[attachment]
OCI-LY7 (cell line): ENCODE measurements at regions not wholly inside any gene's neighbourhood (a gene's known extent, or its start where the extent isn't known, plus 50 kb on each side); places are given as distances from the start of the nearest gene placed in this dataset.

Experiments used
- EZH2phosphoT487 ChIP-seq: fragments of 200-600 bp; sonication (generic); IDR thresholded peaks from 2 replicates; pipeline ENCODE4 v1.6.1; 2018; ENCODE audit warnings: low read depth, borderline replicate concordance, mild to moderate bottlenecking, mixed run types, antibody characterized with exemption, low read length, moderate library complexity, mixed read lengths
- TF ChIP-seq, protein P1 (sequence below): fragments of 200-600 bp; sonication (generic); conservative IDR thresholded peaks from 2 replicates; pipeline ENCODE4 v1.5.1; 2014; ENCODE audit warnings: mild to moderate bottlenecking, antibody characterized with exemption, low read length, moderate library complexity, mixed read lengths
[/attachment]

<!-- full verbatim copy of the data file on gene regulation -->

OCI-LY7 (cell line): ENCODE measurements at regions not wholly inside any gene's neighbourhood (a gene's known extent, or its start where the extent isn't known, plus 50 kb on each side); places are given as distances from the start of the nearest gene placed in this dataset.

Experiments used
- EZH2phosphoT487 ChIP-seq: fragments of 200-600 bp; sonication (generic); IDR thresholded peaks from 2 replicates; pipeline ENCODE4 v1.6.1; 2018; ENCODE audit warnings: low read depth, borderline replicate concordance, mild to moderate bottlenecking, mixed run types, antibody characterized with exemption, low read length, moderate library complexity, mixed read lengths
- TF ChIP-seq, protein P1 (sequence below): fragments of 200-600 bp; sonication (generic); conservative IDR thresholded peaks from 2 replicates; pipeline ENCODE4 v1.5.1; 2014; ENCODE audit warnings: mild to moderate bottlenecking, antibody characterized with exemption, low read length, moderate library complexity, mixed read lengths